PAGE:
In all this, Icelanders have responded by seeing their predominantly male politicians and disgraced bankers as part of the root cause of the problem, and that it may be women ­ and the way they do politics and business ­ who need to be given a chance to tidy up the mess.

Already, Ms Sigurdardottir's interim 11-member cabinet includes five women, more than ever in Iceland's political history, and the managers installed to run two of the three beleaguered banks are also women.

Ms Sigurdardottir married Jonina Leosdottir, a novelist and journalist, in a civil ceremony in 2002 at age 60.

She had been married to a banker and has two sons.

Iceland legalised same-sex marriages in 1996.

Ms Sigurdardottir's career began as a flight attendant and during the 1960s and 1970s she became involved in trade union affairs at her workplace.

She is reportedly averse to taking a high media profile and does not like interviews. Even on the internet, photographs of her are few and far between.

But according to political analysts, she has that priceless gift ­ people trust her and believe what she says.
ICELAND REVIEW March 18 2009

Iceland to Ban Stripping and Prostitution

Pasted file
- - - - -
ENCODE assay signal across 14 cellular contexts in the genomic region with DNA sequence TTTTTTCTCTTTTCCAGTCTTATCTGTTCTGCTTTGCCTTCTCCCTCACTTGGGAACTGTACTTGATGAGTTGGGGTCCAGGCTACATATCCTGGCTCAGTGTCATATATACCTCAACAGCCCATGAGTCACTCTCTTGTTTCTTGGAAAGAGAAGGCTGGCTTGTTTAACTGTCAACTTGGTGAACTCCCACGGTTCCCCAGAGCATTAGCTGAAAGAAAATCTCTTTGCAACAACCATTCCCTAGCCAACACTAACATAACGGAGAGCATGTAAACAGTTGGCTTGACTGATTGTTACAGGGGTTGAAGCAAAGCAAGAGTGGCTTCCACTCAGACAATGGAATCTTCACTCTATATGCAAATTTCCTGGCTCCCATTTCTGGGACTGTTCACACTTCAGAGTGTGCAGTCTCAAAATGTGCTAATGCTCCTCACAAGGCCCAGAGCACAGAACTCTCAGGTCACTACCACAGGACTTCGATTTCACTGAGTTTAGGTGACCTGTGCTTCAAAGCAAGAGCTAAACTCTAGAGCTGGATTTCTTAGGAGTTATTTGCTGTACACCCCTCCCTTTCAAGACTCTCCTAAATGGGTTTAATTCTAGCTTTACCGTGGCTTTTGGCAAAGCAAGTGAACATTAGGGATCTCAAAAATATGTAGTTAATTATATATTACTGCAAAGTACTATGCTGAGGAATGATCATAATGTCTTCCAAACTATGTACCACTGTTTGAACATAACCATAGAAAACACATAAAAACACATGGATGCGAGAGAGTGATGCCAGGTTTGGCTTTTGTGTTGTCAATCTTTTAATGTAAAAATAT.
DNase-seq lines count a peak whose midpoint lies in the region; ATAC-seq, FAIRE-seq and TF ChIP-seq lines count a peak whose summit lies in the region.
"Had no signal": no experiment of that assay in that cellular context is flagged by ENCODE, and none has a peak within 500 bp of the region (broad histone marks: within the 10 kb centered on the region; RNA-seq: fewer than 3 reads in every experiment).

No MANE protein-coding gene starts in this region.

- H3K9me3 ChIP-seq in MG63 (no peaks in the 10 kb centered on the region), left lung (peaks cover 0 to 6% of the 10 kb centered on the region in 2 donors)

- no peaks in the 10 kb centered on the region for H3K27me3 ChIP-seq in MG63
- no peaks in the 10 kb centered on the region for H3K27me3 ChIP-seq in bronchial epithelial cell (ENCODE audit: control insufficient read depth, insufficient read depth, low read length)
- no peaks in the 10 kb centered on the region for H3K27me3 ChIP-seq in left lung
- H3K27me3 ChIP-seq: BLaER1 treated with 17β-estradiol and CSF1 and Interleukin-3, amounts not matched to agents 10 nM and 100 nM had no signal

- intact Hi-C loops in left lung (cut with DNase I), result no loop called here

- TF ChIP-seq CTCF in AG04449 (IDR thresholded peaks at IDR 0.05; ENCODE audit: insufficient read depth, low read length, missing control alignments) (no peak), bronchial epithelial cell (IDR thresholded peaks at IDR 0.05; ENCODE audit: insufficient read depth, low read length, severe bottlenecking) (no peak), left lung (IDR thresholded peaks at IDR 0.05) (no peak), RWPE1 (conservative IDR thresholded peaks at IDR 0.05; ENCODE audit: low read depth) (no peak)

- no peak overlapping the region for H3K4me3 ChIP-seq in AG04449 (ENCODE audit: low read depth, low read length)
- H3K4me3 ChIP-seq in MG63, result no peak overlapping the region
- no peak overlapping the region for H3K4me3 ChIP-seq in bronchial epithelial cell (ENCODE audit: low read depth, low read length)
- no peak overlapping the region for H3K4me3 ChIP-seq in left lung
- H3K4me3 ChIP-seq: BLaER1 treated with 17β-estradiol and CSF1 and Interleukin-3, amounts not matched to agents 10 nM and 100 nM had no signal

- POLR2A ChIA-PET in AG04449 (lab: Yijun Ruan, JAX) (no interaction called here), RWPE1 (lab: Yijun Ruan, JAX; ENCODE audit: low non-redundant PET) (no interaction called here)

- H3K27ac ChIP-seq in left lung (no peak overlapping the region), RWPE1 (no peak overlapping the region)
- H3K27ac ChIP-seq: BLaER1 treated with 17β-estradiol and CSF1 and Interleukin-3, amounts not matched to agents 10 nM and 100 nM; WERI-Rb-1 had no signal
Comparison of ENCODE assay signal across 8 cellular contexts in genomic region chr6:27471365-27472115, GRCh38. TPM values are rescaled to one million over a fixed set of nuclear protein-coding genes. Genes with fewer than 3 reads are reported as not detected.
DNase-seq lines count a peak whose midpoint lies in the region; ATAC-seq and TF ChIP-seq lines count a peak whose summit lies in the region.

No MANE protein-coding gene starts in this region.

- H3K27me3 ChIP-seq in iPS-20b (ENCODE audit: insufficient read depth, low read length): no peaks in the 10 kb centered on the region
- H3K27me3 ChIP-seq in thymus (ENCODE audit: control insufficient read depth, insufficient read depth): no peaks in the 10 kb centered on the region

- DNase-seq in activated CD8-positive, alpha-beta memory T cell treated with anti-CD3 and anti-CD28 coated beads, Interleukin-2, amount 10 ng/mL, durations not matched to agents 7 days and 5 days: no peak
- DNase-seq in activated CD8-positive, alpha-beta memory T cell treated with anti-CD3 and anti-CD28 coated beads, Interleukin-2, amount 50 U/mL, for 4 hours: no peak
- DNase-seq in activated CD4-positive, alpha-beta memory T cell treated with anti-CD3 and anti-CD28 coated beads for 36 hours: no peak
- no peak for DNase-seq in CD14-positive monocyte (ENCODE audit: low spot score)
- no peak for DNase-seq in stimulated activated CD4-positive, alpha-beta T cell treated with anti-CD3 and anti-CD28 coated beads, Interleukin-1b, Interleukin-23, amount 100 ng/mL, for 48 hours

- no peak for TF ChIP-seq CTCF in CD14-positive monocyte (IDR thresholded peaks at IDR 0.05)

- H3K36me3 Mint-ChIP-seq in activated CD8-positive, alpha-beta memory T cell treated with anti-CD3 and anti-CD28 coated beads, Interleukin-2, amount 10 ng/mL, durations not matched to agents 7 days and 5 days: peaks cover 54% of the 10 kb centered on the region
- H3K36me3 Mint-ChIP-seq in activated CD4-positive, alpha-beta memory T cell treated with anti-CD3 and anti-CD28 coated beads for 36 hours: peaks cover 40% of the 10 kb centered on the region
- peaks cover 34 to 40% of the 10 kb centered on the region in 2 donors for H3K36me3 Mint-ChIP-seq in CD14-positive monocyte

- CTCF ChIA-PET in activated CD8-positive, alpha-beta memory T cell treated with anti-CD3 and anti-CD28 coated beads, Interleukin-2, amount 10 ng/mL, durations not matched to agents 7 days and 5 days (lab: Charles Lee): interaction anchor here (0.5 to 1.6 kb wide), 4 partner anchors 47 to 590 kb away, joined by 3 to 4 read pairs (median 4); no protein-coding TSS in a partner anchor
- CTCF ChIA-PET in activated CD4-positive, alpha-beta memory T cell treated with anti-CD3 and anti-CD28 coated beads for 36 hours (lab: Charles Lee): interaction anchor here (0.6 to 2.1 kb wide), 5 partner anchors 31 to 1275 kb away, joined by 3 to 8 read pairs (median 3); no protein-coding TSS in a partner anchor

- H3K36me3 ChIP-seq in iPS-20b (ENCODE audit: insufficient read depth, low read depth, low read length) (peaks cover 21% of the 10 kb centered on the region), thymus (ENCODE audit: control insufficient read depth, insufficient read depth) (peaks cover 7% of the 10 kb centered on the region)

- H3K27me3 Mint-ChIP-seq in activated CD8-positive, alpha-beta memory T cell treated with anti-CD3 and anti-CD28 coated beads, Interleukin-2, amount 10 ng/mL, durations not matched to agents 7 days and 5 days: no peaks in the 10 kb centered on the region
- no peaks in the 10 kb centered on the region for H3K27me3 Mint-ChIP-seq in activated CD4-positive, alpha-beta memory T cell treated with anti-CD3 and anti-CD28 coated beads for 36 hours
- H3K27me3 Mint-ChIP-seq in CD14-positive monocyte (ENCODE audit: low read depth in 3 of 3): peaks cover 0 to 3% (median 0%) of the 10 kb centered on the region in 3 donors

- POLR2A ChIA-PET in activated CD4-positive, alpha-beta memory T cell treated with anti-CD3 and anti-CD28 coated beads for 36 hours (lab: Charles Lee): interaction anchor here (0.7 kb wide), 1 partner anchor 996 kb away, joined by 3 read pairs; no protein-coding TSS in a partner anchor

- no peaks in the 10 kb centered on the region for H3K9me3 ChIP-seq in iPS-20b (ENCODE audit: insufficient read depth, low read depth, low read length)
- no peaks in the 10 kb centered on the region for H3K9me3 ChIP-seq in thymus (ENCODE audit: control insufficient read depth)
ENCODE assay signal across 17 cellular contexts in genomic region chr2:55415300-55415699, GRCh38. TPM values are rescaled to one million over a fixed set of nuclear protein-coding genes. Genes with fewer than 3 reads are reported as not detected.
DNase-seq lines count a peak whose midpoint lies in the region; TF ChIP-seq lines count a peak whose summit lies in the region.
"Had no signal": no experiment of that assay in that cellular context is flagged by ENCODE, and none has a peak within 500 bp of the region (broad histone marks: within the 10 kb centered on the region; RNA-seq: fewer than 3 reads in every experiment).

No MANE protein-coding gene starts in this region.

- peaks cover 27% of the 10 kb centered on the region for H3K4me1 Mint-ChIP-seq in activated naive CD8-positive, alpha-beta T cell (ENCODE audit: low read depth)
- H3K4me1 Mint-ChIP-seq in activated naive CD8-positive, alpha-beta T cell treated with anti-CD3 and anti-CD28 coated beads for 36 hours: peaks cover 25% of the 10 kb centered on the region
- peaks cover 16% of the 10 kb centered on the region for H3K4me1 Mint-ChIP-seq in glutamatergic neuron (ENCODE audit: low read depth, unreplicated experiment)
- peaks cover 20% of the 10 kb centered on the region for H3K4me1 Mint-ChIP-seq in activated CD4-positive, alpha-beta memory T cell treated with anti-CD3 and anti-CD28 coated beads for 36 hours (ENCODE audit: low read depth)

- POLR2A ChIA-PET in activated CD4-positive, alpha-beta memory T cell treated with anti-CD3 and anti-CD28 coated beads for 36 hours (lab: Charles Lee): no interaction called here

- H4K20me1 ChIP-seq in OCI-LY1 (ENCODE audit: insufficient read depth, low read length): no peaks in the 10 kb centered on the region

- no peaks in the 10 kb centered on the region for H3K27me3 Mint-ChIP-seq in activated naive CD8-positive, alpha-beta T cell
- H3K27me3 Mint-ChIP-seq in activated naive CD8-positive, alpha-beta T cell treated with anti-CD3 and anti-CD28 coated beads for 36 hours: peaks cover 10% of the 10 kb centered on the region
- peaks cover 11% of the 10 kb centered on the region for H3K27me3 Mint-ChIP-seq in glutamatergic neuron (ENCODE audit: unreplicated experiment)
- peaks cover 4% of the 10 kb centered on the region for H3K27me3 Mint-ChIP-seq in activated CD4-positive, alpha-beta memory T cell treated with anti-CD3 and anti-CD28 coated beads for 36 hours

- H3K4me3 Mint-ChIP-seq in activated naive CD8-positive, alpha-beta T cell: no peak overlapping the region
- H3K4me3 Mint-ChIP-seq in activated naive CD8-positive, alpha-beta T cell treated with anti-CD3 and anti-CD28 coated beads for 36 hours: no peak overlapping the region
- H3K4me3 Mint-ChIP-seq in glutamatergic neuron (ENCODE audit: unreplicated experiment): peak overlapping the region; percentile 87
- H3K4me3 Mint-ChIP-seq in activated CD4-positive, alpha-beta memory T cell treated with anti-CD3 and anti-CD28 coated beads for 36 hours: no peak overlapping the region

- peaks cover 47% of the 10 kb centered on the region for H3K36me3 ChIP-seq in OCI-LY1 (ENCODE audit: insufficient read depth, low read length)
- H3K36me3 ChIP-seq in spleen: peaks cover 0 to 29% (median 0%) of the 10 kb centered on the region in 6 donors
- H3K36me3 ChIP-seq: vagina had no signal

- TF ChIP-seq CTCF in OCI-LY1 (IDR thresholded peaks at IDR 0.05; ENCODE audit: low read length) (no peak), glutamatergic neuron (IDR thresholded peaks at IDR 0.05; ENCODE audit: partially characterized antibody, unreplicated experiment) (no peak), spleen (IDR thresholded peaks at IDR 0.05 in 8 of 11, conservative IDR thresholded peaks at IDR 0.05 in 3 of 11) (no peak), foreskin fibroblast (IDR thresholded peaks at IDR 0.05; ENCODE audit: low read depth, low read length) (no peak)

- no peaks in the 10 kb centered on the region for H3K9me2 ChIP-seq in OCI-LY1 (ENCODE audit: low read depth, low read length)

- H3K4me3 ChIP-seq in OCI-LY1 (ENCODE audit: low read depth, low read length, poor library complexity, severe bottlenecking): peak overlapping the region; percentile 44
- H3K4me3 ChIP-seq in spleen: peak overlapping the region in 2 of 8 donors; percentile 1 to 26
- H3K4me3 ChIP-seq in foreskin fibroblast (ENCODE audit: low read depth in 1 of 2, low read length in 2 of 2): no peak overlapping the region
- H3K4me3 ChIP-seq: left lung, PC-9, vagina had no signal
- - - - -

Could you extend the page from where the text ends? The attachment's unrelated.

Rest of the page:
Minister of Social Affairs Ásta Ragnheidur Jóhannesdóttir presented an action plan against human trafficking yesterday, which includes placing bans on operating strip clubs and purchasing sexual services.

It is hoped that the ban will take effect before the parliamentary elections on April 25.

From the strip club Goldfinger. Photo by Páll Stefánsson. Taken in relation to Sara Blask's feature "Dancer in the Dark" published in the 2006 winter issue of Iceland Review.

“Human trafficking is the most disgusting form of international and organized crime that exists in the world,” Jóhannesdóttir said while presenting the 25-point action plan, Fréttabladid reports.

In 2007, with an amendment to existing legislation, prostitution was legalized in Iceland as long as a third party doesn’t profit from it.

After Jóhannesdóttir presented the action plan, MP for the Left-Greens Atli Gíslason presented a bill on banning the purchase of sexual services, which is backed by other MPs from the government parties and the Progressive Party.

“A complete victory has been achieved after many years of fighting by women’s rights organization and other social organizations­and no less by MPs who have often submitted bills on this topic to Althingi [the parliament],” Jóhannesdóttir said. “I’m one of them and so this day is an especially happy day for me.”

The new bill will not criminalize the solicitation of sex, which Jóhannesdóttir described as the “Swedish approach” to combating human trafficking.